Grief reveals so much about a person. It reveals how precious life, family and health really are, and it reveals to you the people in your life that you need to let go. Grief can also reveal you in a much more literal way. I know it did for me. Life is starting to reveal the healthy person who has been buried in this fat body for so many years.
My sister passed away 82 days ago, and before she died, I promised her that I would lose weight and become more healthy, so my family wouldn’t have to be back in this position again — losing a daughter, sister, mother and friend at a young age. I knew that if I kept the weight on, or kept overeating, I would eventually die from a heart attack, stroke or some other weight-related illness. I realized that if I ended up in a hospital bed because of an issue relating to my morbid obesity, it would be for a very selfish reason — because I thought it was “too hard” to lose weight. It wasn’t hard — I was just lazy, and afraid of failing if I tried. But, I promised Becky — I didn’t have a choice anymore. I had to try.
So, on June 24, I started tracking my calories on MyFitnessPal. That was 60 days ago. I weighed 392 at the time. Today, I weigh 342 lbs. I have made it to the 50 lb mark. 11 more pounds, and I will be a quarter of the way to my weight loss goal. That is pretty exciting. It is a great milestone for me — and it hasn’t been without trials.
I’ll be completely honest — the last two weeks, I’ve wanted nothing more than to just give up and forget all about this journey. I haven’t been working out, and I’ve been eating things that I shouldn’t. Granted, I’ve been staying within my calories most days, but I haven’t been watching my food intake as closely as I normally would. Why did I want to give up? Well, as you may have read in an earlier blog, my ex came back about 3-4 weeks ago, and we tried again. I realized a week ago Sunday that it just wasn’t working out, and I didn’t feel the same way about him anymore. My caretaker personality was dragging myself away from my own goals to take care of him and our relationship, and I put my goals and dreams on the back burner. That isn’t healthy, and I didn’t want it for my life anymore. So, he left. I took the last week to hang out around the house and feel conflicted. Now, I’m recommitting to my weight loss, and I’m so happy that instead of seeing a gain, I’m actually down another 11 pounds!
I know that life is always going to throw you a curveball when you have your sights set on a goal. I just need to keep pushing through it, and do my best to shut out the negativity that may drag me back down into my depressive state. So, where are my sights set right now? They’re set on my quarter of the way milestone and getting under 300 lbs.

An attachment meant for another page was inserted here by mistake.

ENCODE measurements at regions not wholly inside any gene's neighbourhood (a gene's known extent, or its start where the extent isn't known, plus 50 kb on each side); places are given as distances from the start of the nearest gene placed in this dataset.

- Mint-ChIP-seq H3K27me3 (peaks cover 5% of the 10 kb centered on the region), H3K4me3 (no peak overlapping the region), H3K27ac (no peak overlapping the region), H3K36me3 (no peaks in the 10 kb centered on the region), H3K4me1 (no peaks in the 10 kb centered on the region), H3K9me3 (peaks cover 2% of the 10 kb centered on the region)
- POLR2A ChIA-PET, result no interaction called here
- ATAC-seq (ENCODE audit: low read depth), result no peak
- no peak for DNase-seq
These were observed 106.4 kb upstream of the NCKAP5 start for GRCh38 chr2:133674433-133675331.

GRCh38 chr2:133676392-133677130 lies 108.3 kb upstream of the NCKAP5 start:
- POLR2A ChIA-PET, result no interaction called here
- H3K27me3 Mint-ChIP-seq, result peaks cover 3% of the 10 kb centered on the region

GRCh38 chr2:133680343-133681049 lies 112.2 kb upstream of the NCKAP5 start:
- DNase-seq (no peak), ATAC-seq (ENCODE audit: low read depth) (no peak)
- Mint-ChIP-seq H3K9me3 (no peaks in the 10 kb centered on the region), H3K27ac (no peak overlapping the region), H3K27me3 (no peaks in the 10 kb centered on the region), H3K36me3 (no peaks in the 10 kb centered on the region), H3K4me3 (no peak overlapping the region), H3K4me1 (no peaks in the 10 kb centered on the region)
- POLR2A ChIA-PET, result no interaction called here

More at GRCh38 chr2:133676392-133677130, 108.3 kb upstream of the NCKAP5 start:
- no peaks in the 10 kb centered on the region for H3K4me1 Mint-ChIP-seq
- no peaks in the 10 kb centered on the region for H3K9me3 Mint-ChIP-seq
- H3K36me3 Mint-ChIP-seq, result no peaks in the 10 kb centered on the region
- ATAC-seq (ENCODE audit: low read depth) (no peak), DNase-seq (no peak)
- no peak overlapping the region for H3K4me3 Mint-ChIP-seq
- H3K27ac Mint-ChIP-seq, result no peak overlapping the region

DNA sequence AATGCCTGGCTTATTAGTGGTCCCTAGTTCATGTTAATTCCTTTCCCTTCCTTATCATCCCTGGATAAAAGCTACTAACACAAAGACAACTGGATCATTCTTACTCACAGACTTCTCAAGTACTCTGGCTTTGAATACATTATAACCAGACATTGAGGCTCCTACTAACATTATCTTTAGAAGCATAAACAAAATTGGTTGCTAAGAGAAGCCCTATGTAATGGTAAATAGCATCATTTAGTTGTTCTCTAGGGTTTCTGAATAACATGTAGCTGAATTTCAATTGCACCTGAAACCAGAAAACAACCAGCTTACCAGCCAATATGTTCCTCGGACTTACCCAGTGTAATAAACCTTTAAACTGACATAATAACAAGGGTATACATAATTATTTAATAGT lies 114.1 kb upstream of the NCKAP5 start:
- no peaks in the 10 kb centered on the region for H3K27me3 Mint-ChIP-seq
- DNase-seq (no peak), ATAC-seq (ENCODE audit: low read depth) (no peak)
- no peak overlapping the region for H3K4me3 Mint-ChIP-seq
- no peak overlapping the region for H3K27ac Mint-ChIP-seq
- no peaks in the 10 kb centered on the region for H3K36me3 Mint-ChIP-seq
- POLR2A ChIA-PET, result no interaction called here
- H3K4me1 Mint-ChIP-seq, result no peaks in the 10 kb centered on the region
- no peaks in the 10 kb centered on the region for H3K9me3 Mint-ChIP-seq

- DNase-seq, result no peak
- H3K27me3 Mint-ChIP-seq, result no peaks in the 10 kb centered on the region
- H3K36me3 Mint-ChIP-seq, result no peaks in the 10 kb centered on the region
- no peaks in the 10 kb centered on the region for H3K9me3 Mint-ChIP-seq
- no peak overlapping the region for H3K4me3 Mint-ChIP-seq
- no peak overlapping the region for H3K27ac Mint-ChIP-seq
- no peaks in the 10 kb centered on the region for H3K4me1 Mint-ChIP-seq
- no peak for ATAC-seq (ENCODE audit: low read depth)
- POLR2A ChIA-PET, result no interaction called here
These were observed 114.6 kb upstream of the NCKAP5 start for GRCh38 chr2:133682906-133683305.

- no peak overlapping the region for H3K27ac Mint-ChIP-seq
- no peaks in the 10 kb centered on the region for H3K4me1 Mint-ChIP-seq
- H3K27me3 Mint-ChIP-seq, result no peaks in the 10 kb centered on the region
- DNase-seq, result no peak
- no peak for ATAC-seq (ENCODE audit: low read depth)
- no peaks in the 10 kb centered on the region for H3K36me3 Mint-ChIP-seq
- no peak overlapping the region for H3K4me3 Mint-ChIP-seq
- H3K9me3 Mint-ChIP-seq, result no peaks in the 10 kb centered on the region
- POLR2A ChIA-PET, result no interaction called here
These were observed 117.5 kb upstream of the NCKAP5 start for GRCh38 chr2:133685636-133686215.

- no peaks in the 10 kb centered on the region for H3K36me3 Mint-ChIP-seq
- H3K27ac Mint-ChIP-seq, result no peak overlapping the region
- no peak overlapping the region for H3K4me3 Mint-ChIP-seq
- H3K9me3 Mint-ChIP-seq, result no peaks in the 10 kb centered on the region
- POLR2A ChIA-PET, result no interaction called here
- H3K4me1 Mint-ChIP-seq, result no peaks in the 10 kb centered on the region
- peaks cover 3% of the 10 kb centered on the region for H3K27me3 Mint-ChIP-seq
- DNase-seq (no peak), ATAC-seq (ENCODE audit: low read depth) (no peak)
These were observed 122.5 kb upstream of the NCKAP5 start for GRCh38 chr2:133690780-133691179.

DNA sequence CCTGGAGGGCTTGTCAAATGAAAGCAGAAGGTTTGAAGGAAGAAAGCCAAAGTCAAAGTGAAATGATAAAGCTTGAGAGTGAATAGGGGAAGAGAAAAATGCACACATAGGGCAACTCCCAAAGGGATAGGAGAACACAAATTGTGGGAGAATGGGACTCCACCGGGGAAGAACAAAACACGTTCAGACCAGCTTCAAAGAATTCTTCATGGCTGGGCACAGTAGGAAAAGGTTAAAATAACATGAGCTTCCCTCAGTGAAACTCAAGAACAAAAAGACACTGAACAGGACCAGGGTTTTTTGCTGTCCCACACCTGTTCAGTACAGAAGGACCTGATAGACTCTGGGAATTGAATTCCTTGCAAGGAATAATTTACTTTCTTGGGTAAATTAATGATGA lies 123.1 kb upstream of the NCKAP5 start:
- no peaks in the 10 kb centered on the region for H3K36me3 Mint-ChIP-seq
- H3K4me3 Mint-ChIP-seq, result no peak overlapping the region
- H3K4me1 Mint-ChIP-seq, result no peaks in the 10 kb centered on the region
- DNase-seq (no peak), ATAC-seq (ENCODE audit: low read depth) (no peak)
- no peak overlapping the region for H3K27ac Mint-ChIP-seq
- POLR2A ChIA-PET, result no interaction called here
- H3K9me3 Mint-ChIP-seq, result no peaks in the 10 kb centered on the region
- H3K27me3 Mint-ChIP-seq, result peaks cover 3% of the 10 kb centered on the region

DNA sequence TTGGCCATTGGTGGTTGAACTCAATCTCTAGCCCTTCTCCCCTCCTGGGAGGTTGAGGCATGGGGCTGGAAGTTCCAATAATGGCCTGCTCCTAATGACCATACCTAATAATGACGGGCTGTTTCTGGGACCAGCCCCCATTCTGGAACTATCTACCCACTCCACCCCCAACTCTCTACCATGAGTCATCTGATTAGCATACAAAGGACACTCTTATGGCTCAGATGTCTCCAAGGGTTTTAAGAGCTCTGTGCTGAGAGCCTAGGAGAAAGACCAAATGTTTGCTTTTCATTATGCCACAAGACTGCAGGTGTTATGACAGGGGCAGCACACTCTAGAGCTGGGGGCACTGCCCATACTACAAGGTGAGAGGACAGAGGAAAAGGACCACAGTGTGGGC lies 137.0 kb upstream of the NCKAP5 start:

I just have to remember what is important. I need to put myself and my health first. If I do, everything else in my life will fall into line.
Week 9 — August 19, 2014 — 342 lbs
Author’s Note: Please remember that this rant is a work of nonfiction, but it is told from my side of the story. There are two sides to every story. If you want the other one…go find it.
How do you tell the end of a love story that wasn’t ever really a love story to begin with? Looking back, I liken my relationship with my soon-to-be-ex husband (from this point forward referred to as “the ex”) to that of Heathcliff and Catherine from Wuthering Heights. And for those of you who think that is a love story for the ages, you couldn’t be more wrong. The relationship between Heathcliff and Catherine was a pool of codependency and toxicity — a relationship that was destined to fail. Once again, how do I tell the end of that story fairly? The ex isn’t going to weep for my ghost on the moors, but I think we do hate each other with the same passion that Heathcliff and Catherine did (sorry for the spoilers, but if you were going to read it, don’t you think you would have by now?).
All that being said, where do I now begin? Well, this story has several endings — much like the Lord of the Rings trilogy. Let me first start this by saying that during the course of our marriage, and especially after the start of 2014, the ex had started calling me names during fights. Granted, all couples say things that they regret, things that are hurtful, during confrontations. And because I am fair (and I admit my flaws), I will admit that I know how to push buttons and use my words bitterly, when needed. But, I never called him names. It didn’t stop, and the apologies started to mean nothing when the actions didn’t change. The constant tension that lived in our house drove me into a deep depression that I still haven’t completely recovered from. I felt like I was tiptoeing through a minefield half the time. Like I said, our contempt for each other was much like Heathcliff and Catherine.